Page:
To Bleed or Not To Bleed

Earlier this week, the FDA approved Lybrel, an oral contraceptive which can be used to completely stop a woman’s menstrual cycle. Unlike traditional birth control pills which produce a period-like bleeding once a month, Lybrel is designed to prevent women from bleeding at all, or at least until they stop taking the drug. The controversy surrounding medically-induced cessation of menstruation has been much discussed amongst feminists, health professionals, and others. Some commentators cheer it as Lybrel the Liberator—a knight in shining armor freeing oppressed maidens from the evils of cramps, bloating, and messiness. Proponents also argue that it will drastically reduce PMS symptoms, allowing women to better, and more consistently, function in the workplace, home, and community. It could also provide women with greater control over the timing of sexual relations.

On the other hand, some have expressed concern about the long-term physical effects of the medication, and the potentially negative message it sends to women (and men) about a very natural function of a woman’s body. Moreover, some denounce it as just one more way for men to pressure women into accommodating them sexually. Still others argue that menstruation is a key component to their understanding of themselves as women—a fundamental distinguisher between the sexes. Women are so emasculated already, if you take away menstruation, they say, the gray lines separating the genders will only be further blurred.

The idea that menstruation is a key component of our understanding of femininity seems strange to me. Perhaps this is because the essence of being female, or a woman, or a daughter of God, has never been closely connected to the blood, cramps, tampons, and pads that arrive in my bathroom every 27 to 29 days. While I’m not yet completely certain of how I derive my understanding of myself as a woman, I’m pretty sure it doesn’t have anything to do with menstruation. True, at some far recess of my mind it is theoretically tied to fertility and the bearing of children. However, on a practical level, it’s mostly just an inconvenience, a bodily function I have to deal with more often than I’d like. I’m curious as to whether other women feel that menstruation informs their understanding of their femaleness, and if so, the reasons why.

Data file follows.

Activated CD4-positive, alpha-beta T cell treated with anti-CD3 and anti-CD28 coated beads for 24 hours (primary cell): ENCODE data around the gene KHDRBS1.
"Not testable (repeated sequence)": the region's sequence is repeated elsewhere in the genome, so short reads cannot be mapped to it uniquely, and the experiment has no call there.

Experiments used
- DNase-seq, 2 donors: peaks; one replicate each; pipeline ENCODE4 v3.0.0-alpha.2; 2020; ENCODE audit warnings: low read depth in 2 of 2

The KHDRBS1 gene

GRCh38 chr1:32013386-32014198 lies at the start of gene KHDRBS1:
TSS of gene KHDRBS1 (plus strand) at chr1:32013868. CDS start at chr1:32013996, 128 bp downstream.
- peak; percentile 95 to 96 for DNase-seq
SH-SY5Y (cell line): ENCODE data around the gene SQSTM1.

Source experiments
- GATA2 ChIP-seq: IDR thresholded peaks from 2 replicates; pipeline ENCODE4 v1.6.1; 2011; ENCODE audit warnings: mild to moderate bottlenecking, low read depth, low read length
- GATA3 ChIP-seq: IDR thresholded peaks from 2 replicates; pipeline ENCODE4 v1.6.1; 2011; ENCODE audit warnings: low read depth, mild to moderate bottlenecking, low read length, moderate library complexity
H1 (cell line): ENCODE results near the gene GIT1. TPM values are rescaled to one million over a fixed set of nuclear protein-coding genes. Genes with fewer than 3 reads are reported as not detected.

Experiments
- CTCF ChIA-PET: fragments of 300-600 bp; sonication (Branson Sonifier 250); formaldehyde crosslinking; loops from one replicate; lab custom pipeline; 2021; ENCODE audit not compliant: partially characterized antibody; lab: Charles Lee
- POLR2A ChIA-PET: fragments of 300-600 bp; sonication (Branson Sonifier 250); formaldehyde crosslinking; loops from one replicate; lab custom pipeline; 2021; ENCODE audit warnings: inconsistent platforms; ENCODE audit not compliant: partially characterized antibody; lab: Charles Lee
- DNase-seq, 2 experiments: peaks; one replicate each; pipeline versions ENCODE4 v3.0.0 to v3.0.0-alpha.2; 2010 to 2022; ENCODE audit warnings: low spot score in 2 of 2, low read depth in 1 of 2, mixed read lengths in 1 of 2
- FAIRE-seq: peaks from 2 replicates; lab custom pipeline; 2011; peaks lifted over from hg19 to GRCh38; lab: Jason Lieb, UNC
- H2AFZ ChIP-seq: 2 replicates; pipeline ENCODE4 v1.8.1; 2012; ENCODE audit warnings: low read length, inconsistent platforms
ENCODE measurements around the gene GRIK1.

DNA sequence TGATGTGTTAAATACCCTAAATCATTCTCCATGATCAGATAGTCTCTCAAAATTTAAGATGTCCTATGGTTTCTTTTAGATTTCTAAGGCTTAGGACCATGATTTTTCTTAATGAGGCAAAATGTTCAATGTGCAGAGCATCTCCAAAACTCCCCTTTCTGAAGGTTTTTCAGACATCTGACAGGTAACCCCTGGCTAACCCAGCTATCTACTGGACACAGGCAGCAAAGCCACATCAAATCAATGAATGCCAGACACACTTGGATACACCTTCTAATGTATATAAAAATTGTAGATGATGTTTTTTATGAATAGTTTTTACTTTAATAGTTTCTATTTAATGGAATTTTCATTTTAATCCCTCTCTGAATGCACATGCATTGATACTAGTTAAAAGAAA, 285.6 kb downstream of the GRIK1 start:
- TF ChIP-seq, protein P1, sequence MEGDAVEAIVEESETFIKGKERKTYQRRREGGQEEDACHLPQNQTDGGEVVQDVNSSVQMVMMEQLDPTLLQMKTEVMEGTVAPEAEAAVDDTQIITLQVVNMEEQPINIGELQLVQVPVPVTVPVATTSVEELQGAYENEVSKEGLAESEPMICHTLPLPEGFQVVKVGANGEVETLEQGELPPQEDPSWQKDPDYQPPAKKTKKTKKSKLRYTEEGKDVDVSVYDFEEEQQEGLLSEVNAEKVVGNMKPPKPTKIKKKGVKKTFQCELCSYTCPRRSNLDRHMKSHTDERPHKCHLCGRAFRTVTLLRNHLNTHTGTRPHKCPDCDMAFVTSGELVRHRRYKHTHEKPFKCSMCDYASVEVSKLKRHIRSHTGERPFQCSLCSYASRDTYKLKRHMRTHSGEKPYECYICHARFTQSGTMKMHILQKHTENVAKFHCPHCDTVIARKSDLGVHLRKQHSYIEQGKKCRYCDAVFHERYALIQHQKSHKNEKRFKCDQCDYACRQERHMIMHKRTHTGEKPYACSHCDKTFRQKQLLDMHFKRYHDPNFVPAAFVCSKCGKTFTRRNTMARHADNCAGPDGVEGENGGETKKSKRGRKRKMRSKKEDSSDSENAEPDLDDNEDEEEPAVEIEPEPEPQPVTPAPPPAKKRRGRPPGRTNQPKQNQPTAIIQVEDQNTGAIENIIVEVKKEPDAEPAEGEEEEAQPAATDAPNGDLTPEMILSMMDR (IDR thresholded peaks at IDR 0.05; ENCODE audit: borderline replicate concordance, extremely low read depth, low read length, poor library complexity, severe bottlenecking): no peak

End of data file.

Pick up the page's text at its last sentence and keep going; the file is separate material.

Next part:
Additionally, from a doctrinal perspective, I’ve been pondering on the potential religious or eternal purposes behind menstruation. While it is often fruitless to attempt to divine God’s motivations, I wonder if perhaps there is some purpose behind women being inconvenienced by (best case scenario) or suffering from (for those who experience heavy cramping, bleeding, bloating, or headaches) the process of menstruation for 25% of their adult lives? Is there something we are supposed to be learning from this? Is menstruation a punishment? Is it connected to the curse placed upon Eve in the garden? Maybe the cyclical shedding of blood is some type of symbol that will help us remember the blood that Christ shed for us (an obligatory monthly sacrament)? Or is it just supposed to be a monthly reminder that we should be bearing children and breastfeeding them, and not menstruating at all?

Painting: Red Canna, Georgia O’Keefe, 1923

You may also like...

No Responses

  1. Sally says:

    I find myself totally baffled by women who find a womanly purpose and identity in menstruation. I have found that the mess and incovenience is frustrating. I have often wondered why there is a need for it – HF could have easily designed the body to just absorb the blood or some other mechanism. It seems so unfair that men basically breeze through life physically while women put up bleeding, bloating, cramps, hot flashes, mood swings… I can’t seem to come up with a reasonable explanation as to why HF makes it so much more difficult for women physically.

  2. jane b says:

    “I’m curious as to whether other women feel that menstruation informs their understanding of their femaleness, and if so, the reasons why.”

    No, actually, when I first began menstruation it informed my understanding of my being a mammal. If I were a female bird or reptile or fish I’d have been dealing with laying eggs! 🙂

    I figure that I only have to deal with the mammalian hassle of menstruation 1/4 of my life between the ages of 16 to 50 or so. My husband, on the other hand, has to bother with facial hair every day of his life from age 16 to the end of his life (either shave it or wash it or trim it or whatever) while I usually choose not to bother about body hair at all. If I had to choose between the two, I’d go for the 1/4 of my middle life hassle rather than the every day of my life bother.

    So do you suppose that medical science will be finding a way to prevent growth of facial hair in men to assist men who deal with ingrown beard hairs and other such annoying things? Not likely. Though men may find shaving or grooming facial hair a bother my sense is that in our North American culture facial hair has become much more of a statement of masculinity than menses ever has become of a woman’s identity. Women who see their bodies as an expression of their femaleness tend to focus more on other aspects of their female body in their womanly identity.